Japanese decorative art is associated with restraint, serenity and stillness. We have in mind, perhaps, a Hokusai view of Mount Fuji at sunset, or a woman in a kimono gazing wistfully past a peony into the distance. The "Kazari" exhibition at the British Museum, showing pieces from Japan, the UK and the US, is a vibrant spectacle that belies the notion of minimalism in Japanese art. Lavish, colourful, and often playful, this display of almost 200 exhibits gives a dynamic picture of Japanese history and culture from the 15th to the 19th centuries.
Kazari translates broadly as "to decorate" or "to display" and can be traced back to eighth-century court poems describing the effect of ornamenting the hair with flowers. Its meaning is more than simple adornment; rather it involves transforming the ordinary object into something extraordinary. The object's relationship with its surroundings and its own purpose are integral to kazari. This duality is evident throughout the exhibition. There are pieces one would expect to see - screens, kimonos, ceramics, fine lacquerware and theatrical costumes - but there are also fascinating and unexpected items such as pipes, firefighters' clothing, writing boxes and playing cards. Beautiful in themselves, the objects give a tantalising glimpse into the hierarchical world of samurai, merchants, courtesans and actors.
Japan has always had a gift for importing ideas and making them Japanese. Most aspects of Japanese culture came at one time from China - the tea ceremony, for example - and the first section of "Kazari" shows Japan's fascination with China in the 15th and 16th centuries. At the shogun's court, the marriage of architecture and decoration was essential in impressing important guests. The shoguns sought the finest examples of Chinese textiles, lacquerware, and hanging scrolls.
Peace and a vibrant economy in the first half of the 17th century led to experimentation. The warriors had vast wealth and appropriated artistic symbol as a means of maintaining power. Kabuku, meaning "twisted" but referring to something eccentric or outlandish, became the aesthetic ideal and ceramics were deliberately distorted or flawed. Sets of tea bowls are misshapen and each piece is slightly different from the others.
Prolonged peace also led to an increase in portraits of people at leisure. Picnic under Cherry Blossoms is a six-panel folding screen, gold-flecked and stunning with crimson blankets laid out under the pink blossoming trees. A woman performs a fan dance while another accompanies her on the samisen. The emphasis is on the activities and expressions of the figures rather than the place, creating a scene of both precision and fantasy.
Not all art was sponsored by the warrior class. With its new money, the merchant class of the 17th and 18th centuries began to rebel against the military elite. Des- pite their wealth, the merchants were low in the social hierarchy because warriors considered themselves the natural rulers. However, merchants were brought together by tea and literary gatherings and had refined tastes in art. The Rinpa school of this era is characterised by references to courtly literature such as the Tale of Genji, a scene from which is depicted by Ogata Kenzan on a tiny incense container made of porcellaneous stoneware. Also on display are women's kimonos decorated with designs of fashionable views of the time. Sightseeing was a new pastime of the rich merchants and some of these decorative motifs were based on illustrations from guidebooks.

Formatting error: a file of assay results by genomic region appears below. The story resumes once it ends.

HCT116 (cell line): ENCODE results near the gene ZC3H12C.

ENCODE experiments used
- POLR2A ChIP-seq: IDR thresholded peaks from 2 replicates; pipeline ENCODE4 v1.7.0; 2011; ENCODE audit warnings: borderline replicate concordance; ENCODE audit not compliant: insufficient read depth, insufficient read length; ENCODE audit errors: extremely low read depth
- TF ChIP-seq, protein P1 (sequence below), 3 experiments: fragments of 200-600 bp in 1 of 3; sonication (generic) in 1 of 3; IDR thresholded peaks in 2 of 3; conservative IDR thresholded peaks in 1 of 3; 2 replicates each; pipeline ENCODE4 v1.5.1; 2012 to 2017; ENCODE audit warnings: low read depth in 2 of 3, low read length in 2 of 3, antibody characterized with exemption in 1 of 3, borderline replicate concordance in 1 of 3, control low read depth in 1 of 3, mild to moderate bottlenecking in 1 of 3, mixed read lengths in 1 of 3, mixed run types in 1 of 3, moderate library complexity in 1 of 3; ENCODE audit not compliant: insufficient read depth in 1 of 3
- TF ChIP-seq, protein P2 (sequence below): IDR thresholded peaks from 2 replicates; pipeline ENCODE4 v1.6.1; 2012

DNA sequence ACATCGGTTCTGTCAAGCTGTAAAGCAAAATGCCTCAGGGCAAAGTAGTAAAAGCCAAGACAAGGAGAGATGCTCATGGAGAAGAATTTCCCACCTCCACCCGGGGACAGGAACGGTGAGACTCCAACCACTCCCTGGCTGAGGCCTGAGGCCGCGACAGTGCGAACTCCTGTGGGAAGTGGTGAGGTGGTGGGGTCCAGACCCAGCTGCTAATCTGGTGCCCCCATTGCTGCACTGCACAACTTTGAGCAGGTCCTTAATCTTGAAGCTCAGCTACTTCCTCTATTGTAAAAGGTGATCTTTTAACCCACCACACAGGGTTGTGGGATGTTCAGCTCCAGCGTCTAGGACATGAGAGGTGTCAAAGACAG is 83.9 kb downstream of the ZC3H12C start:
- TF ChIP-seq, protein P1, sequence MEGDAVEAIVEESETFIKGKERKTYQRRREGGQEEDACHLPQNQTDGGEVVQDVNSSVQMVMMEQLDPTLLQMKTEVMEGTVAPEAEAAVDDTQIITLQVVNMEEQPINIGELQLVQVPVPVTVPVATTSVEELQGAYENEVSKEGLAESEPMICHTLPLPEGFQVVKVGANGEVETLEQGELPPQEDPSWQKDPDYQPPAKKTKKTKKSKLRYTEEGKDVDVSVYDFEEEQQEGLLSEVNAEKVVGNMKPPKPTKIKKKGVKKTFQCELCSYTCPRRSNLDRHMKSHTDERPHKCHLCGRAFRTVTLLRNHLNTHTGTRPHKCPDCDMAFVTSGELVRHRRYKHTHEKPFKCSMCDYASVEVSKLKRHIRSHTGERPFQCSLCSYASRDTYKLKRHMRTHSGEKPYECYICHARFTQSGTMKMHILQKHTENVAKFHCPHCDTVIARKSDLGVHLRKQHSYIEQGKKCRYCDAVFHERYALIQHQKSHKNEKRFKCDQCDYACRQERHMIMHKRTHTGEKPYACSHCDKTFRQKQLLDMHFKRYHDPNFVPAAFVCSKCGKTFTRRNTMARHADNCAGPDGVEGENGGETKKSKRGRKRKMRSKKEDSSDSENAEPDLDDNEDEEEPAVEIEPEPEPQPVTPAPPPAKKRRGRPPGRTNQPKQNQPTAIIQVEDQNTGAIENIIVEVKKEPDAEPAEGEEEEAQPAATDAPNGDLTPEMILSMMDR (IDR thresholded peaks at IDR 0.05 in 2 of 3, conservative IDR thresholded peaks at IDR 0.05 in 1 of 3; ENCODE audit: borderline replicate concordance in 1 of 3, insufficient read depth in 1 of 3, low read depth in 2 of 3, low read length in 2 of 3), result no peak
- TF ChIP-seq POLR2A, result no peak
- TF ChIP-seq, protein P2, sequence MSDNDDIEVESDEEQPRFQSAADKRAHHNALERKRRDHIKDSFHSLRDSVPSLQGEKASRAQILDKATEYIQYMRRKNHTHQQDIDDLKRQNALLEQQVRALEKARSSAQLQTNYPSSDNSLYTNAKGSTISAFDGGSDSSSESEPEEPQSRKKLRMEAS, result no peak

Modern Japan has a reputation for producing goods that are disposable after one use: chopsticks, umbrellas, cameras. In fact, the tradition goes way back in Japanese history, when ceramic dishes were lovingly crafted, only to be used once and then thrown away. Ogata's Eight Dishes with Seasonal Designs, of the early 18th century, with motifs of summer and autumn on the interior, would have been appreciated for their very disposability, as transient as the seasons they depicted.
As you might expect, the Floating World is represented here. Works by Hokusai, Utagawa and others (late-18th to 19th centuries) detail the bustling activities of the pleasure districts, the most famous of which was Yoshiwara in Edo (now Tokyo). Yoshiwara may or may not have been a pleasure for the courtesans and geishas, with their heavily circumscribed lives, but artists of the time were entranced.
In Utagawa Toyoharu's Display Room of the Tamaya in Yoshiwara, a group of courtesans is on show in the Tamaya brothel. The five highest-ranking women are seated on red carpet, while the novices sit deferentially around the edges. Each is involved in some activity as she waits for customers: origami, pipe-smoking, playing the samisen. At a time when samurai protocol often prohibited ostentatious dress in public, everyday items such as smoking sets, inro (seal pouches), writing boxes and ivory combs became fashion statements, a means of self-expression but also of competition and status.
Days, too, were divided into ordinary and extraordinary. The final section of the exhibition is dedicated to festivals. Colourful floats and costumes were decorated to entertain and create spectacle, but also to venerate the gods. Screens and decorated doors show sweeping scenes of townspeople, musicians and acrobats pulling ornate wooden floats.
Throughout "Kazari", there is a striking sense of movement and life. A turtle on a hairpin catches the light. A kabuki costume almost rustles with the presence of an actor. The exhibition shines a bright lantern on Japanese history, engaging and delighting the imagination.
"Kazari: decoration and display in Japan, 15th-19th centuries" is at the British Museum, London WC1 (020 7323 8000) until 13 April
Susanna Jones's second novel, Water Lily, will be published by Picador in March